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More and more Maine residents giving bear hunting a shot

As bear season enters its third week here in Maine, outfitters in rural towns are welcoming yet another group of hunters who pay good money to spend a week in the woods waiting for the chance to see - and possibly bag - a black bear.

But sporting camp owners and the guides they employ aren't the only ones enthusiastic about bear season.

More and more often, average Mainers with access to a piece of prime forestland have begun trying their hand at bear hunting.

They set up and maintain their own baits, rig a stand in a suitable location, and end up sitting for hours in a tree.

Waiting. Watching. Hoping.

Sometimes, it pays off. Today, I'll share a few e-mails about bears ... bear hunting ... and why at least one reader is upset with yours truly.

We'll start with an e-mail I received from Dwayne Chase of Garland, who recounts a special hunt enjoyed by his son.

"Here's a bear story for you," Chase began. "I had been baiting for a month, as the law allows, and on opening day I got out of work and went home to prepare for the afternoon hunt.

"My son, 18-year-old Brad Chase, was home, and I asked him if he wanted to sit on the bait. Now, he was to leave the next morning for Air Force basic training and he felt we would be wasting $30 for a permit on a one-day hunt. I said the memories would be worth it if he was to score on a bear."

Dwayne Chase explained that for the past two years, Brad hadn't had the chance to bear hunt at all: High school football responsibilities took priority.

After some discussion, Brad relented.

"He finally went down and purchased the permit, and we were off to the bait site," Dwayne Chase wrote. "I had given him a cell phone to [use] if he scored. It was a long 21/2 hours when the phone rang and a very excited 18-year-old, still in the tree stand, said he had just shot 'a big one.'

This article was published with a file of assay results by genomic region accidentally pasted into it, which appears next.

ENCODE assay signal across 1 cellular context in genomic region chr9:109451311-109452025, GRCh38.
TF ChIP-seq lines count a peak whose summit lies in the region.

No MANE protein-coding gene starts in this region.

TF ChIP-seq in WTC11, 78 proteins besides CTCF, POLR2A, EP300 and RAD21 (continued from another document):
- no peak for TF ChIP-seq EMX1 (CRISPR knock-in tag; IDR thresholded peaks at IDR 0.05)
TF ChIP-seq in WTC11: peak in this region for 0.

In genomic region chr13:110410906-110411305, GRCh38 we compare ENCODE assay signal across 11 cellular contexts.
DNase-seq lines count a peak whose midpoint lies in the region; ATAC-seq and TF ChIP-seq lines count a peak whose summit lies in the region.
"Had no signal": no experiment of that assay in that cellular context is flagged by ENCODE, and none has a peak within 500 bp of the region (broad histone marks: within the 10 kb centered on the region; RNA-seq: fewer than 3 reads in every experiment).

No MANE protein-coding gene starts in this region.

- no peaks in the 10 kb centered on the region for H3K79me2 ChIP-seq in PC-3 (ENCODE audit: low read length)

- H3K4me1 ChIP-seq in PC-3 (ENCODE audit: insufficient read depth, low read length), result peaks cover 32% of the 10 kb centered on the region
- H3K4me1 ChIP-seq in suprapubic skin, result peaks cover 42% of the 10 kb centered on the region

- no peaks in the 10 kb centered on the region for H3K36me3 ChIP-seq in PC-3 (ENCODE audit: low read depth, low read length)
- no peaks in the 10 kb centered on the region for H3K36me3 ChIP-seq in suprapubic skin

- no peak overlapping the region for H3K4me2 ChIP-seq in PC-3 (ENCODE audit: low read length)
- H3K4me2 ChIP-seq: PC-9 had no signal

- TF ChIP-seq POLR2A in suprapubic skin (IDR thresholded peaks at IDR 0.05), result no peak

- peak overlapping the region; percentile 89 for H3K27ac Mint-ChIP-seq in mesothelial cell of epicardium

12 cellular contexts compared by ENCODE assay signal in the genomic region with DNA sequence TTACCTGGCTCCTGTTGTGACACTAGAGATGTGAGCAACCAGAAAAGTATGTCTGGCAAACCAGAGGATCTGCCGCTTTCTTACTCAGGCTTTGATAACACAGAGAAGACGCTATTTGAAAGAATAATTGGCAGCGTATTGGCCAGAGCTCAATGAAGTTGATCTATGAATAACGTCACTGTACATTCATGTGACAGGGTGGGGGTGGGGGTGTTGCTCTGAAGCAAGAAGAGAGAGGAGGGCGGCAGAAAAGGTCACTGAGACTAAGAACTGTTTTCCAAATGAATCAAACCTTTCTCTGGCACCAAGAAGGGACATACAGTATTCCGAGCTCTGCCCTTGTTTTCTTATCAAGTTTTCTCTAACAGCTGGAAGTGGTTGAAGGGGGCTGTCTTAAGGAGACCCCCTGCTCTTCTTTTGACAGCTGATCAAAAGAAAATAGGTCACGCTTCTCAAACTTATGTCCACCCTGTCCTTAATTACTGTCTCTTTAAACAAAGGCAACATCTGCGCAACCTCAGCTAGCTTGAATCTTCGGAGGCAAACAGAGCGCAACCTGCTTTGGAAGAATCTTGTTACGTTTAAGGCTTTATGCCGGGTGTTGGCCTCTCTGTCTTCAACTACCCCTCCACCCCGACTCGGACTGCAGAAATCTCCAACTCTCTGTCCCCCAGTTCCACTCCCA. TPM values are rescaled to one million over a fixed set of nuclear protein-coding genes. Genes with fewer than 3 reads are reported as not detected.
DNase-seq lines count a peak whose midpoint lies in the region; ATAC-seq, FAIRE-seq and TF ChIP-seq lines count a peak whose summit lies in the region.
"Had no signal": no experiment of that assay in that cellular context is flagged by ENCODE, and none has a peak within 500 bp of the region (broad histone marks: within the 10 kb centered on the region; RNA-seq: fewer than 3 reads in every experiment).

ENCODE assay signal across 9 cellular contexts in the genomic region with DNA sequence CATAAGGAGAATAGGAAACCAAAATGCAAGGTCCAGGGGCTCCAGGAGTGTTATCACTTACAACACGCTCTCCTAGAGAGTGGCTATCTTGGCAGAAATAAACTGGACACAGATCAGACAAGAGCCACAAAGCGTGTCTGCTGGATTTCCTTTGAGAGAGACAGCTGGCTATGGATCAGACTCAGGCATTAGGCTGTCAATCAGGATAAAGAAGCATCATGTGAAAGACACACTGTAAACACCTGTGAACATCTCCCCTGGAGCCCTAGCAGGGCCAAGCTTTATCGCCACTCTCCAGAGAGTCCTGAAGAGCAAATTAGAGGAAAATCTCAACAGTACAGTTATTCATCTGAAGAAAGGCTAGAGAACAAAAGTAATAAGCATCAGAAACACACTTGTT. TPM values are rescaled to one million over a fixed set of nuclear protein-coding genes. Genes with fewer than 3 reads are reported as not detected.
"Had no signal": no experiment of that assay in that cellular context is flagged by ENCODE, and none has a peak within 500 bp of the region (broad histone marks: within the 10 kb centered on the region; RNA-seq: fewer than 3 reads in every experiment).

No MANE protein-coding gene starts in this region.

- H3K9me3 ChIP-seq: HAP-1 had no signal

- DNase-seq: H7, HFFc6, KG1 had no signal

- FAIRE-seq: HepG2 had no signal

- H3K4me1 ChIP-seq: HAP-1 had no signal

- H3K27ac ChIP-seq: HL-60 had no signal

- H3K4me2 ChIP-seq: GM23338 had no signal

"Sure enough, when Brad's uncle and I arrived, a 239-pound field-dressed Maine black bear lay on the ground, and one excited young man was grinning from ear to ear.

"Thirteen hours later, Airman First Class Brad Chase headed for Texas with hunting memories from Maine that will, hopefully, make boot camp a little easier."

Reader Chris Atwood of Brewer checked in to tell his hunting tale ... and to make a few points on the upcoming referendum that would outlaw trapping bears and hunting them with hounds or over bait.

"I killed a 200-pound bear last week on a bait site that I did myself," Atwood wrote. "This is the best bear that I have killed and I got it with my bow, which was very exciting. The tracking job after the shot was a short 30 yards. Bear meat is excellent, and everyone that I have gotten to try it has found it excellent as well. Proper care of your bear after killing it is the key to having excellent table fare, as it is with any wild game.

"I hope that people will vote no on Question 2 so that hunters here in Maine will be able to continue to effectively hunt these great game animals. I know that my bear hunt this year was the most exciting hunt I have ever done, and it will continue to provide great memories for years to come.

"I would urge all hunters to vote "No" on Question 2 so that we can maintain our hunting opportunities here in Maine. We need to send a strong message to the anti-hunting groups that Maine is a hunting state and will continue to be a pro-hunting state.

"Trying to appease anti-hunters by giving up our opportunities will not make them go away or save hunting. Only a large turnout at the polls on Nov. 2 of hunters that are united, and [the] defeat of this divisive referendum question will keep anti-hunting groups from continuing to try to take away our hunting heritage," he concluded.

And finally, a reader from Liberty wrote to tell me that I'd made a major mistake, and that he wasn't too pleased about it.

"Dear John, Hank Holden's e-mail began. "I used to like you and your column. But now you've gone and done it!

"Did you have to go and tell the world how good bear meat is? I have a number of bear-hunting friends who, until now, would gladly drop off pieces and parts for me. Until your column, they would prefer to starve rather than eat bear meat.

"Now, I'm afraid many of them will try it themselves because of your column," he wrote.

Holden concluded his e-mail with a sentence I can't share with you. At least, I can't share the whole sentence.

It seems there are several other species that he likes to eat ... and that most folks don't bother with.

"Please, please don't ever say anything in your column about ... " he wrote, proceeding to specify three species that I've never eaten, and which, I assure you, many of you haven't tried, either.

Seeing as how I may have already unwittingly contributed to a decrease in Holden's yearly bear intake, I don't have the heart to tell you what else you're missing out on.

You'll have to ask him.

John Holyoke can be reached at or by calling 990-8214 or 1-800-310-8600.

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